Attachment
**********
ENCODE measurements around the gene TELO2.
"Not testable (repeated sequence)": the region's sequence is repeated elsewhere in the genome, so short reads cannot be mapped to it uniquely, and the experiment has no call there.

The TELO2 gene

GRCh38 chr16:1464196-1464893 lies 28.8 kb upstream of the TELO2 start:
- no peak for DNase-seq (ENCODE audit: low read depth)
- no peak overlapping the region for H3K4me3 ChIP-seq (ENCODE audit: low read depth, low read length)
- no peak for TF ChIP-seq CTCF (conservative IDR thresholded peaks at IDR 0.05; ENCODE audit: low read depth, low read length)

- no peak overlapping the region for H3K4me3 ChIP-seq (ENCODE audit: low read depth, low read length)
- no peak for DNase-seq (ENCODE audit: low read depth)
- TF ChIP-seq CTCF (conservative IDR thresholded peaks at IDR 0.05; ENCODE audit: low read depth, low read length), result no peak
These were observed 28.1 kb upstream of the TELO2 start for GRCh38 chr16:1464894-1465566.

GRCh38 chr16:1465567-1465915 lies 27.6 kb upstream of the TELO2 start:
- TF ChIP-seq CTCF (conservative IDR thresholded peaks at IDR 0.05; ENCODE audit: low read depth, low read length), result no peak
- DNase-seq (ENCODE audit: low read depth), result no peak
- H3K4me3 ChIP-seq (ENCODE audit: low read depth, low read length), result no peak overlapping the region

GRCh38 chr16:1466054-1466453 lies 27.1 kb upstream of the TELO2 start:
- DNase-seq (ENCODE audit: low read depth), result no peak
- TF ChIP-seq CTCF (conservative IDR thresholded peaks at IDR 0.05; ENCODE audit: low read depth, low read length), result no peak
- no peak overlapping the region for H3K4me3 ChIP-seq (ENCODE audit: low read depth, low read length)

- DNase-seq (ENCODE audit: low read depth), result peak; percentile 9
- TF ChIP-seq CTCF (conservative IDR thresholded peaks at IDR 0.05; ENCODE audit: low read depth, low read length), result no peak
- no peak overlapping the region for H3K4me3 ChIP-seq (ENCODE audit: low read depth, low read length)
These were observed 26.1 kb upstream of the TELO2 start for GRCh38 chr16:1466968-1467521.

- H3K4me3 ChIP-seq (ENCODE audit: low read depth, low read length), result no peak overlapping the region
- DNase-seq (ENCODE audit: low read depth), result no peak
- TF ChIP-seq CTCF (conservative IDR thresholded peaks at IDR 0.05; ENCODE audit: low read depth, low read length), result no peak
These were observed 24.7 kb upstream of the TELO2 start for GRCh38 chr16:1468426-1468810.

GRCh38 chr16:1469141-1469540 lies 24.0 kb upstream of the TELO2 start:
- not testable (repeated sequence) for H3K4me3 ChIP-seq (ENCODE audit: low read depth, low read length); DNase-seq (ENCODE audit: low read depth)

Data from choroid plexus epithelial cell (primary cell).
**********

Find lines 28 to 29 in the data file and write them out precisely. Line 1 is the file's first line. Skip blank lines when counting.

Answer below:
GRCh38 chr16:1469141-1469540 lies 24.0 kb upstream of the TELO2 start:
- not testable (repeated sequence) for H3K4me3 ChIP-seq (ENCODE audit: low read depth, low read length); DNase-seq (ENCODE audit: low read depth)